Preserving Food Five Methods of Processing

Where food is concerned, the term natural doesn't necessarily translate as "safe" or "good to eat." Food spoils (naturally) when microbes living (naturally) on the surface of meat, a carrot, a peach, or whatever reproduce (naturally) to a population level that overwhelms the food.

Sometimes you can see, feel, or smell when this is happening. You can see mold growing on cheese, feel how meat or chicken turns slippery, and smell when the milk turns sour. The mold on cheese, slippery slickness on the surface of the meat or chicken, and odor of the milk are caused by exploding populations of microorganisms. Don't even argue with them; just throw out the food.

All food processing is designed to prevent what happens to the chicken (or the cheese or the milk). It aims to preserve food and extend its shelf life (the period of time when it's safe to consume and nutritious) by stemming the natural tide of biological destruction. (But wait! Not all microbes are bad guys. We use "good" ones to ferment milk to yogurt or cheese and to produce wines and beers.)

Reducing or limiting the growth of food's natural microbe population not only lengthens its shelf life but also lowers the risk of foodborne illnesses. Increased food safety is a natural consequence of most processing that keep foods usable longer. This section discusses how food processing works.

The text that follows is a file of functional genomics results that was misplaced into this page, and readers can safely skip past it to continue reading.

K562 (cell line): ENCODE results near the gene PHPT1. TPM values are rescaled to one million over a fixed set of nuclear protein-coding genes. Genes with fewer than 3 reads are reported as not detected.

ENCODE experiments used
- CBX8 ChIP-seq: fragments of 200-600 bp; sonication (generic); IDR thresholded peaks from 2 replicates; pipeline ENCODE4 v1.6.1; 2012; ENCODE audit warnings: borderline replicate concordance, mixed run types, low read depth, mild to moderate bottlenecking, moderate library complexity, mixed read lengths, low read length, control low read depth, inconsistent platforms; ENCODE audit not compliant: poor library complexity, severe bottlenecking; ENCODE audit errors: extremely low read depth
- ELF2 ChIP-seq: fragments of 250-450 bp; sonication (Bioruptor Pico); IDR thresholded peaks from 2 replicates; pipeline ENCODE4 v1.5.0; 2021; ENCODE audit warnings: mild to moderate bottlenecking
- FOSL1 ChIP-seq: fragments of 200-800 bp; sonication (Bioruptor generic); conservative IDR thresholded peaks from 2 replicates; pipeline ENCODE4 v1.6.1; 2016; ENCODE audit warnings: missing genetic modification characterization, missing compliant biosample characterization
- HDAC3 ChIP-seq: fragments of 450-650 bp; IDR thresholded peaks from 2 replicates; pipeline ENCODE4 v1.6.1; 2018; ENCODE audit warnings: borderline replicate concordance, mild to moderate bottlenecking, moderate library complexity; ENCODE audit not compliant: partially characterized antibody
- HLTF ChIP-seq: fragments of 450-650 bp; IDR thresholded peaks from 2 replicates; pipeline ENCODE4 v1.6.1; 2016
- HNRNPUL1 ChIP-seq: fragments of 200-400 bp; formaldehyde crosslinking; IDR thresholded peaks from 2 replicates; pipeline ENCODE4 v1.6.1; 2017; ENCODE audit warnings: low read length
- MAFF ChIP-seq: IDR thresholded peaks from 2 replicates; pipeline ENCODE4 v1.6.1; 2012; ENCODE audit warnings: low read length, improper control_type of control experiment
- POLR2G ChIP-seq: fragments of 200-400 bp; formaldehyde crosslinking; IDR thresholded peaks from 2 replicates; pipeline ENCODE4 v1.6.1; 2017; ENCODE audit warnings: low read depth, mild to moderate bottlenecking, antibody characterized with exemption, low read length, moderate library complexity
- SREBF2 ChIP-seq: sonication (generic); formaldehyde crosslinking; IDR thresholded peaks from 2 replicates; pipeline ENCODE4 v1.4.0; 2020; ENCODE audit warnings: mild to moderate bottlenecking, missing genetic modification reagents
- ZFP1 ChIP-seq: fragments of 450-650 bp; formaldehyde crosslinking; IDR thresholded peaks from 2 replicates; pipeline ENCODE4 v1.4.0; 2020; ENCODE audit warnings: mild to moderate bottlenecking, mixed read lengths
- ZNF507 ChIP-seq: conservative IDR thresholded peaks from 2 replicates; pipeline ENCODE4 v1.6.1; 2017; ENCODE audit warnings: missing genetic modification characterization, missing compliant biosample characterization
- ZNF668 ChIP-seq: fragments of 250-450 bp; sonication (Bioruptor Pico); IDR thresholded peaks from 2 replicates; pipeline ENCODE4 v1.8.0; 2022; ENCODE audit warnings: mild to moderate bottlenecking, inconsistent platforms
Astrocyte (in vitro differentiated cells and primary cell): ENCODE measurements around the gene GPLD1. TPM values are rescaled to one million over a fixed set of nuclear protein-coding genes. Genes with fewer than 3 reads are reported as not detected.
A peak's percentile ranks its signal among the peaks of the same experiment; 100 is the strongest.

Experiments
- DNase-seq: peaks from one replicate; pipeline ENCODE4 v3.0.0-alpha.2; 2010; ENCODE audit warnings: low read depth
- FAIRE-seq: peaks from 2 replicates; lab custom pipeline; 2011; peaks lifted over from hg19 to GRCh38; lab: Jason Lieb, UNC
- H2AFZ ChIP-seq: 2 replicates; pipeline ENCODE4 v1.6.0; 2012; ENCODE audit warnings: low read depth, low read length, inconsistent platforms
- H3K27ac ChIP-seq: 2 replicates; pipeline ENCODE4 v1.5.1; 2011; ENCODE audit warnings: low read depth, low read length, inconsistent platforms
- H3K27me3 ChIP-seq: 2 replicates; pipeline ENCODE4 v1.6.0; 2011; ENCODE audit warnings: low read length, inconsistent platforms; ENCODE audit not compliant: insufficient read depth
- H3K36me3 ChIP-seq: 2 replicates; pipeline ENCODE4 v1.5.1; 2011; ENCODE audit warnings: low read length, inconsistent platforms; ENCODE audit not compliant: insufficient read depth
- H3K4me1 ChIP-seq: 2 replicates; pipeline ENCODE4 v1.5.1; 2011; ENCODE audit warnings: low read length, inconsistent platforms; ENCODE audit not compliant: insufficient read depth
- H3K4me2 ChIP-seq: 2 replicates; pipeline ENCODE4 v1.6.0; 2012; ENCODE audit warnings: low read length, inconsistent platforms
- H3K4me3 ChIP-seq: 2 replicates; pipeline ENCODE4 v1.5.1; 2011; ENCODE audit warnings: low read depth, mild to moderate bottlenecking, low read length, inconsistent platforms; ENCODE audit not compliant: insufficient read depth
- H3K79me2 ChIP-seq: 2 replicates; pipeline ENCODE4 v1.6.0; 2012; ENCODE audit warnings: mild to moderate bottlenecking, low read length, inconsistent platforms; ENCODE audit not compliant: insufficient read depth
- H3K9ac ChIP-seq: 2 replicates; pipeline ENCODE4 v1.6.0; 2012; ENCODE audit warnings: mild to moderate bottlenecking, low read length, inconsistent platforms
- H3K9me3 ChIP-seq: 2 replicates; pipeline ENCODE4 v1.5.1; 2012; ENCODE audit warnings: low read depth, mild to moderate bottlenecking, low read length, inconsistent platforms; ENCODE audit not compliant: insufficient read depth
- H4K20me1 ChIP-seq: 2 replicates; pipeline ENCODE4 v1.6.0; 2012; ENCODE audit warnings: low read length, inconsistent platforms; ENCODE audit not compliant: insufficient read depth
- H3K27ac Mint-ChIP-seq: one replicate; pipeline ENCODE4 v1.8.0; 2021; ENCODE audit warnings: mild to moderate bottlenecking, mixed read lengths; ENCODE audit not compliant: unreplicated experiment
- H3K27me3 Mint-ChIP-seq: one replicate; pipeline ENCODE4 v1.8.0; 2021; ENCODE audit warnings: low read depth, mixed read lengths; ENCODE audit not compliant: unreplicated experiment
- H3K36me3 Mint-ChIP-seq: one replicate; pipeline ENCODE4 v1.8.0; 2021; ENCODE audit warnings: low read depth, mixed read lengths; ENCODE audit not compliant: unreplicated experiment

For simplicity's sake, here's a list of the methods used to extend the shelf life of food. I explain each method in even more detail in Chapter 20, Chapter 21, or Chapter 22.

1 Temperature methods

  • Cooking
  • Canning
  • Refrigeration
  • Freezing i Air control
  • Canning
  • Vacuum-packaging 1 Moisture control
  • Dehydration
  • Freeze-drying (a method that combines methods of controlling the temperature, air, and moisture)

i Chemical methods

  • Acidification
  • Mold inhibition
  • Salting (dry salt or brine) i Irradiation

1 High-pressure processing

Tantalizing tidbit of food nomenclature

Central American Indians dried meat to produce the Southwestern Indians, which eventually chaqui,a name carried north by Spanish explor- became — you saw this coming, right? — jerky. ers who used it to describe the dried meats of

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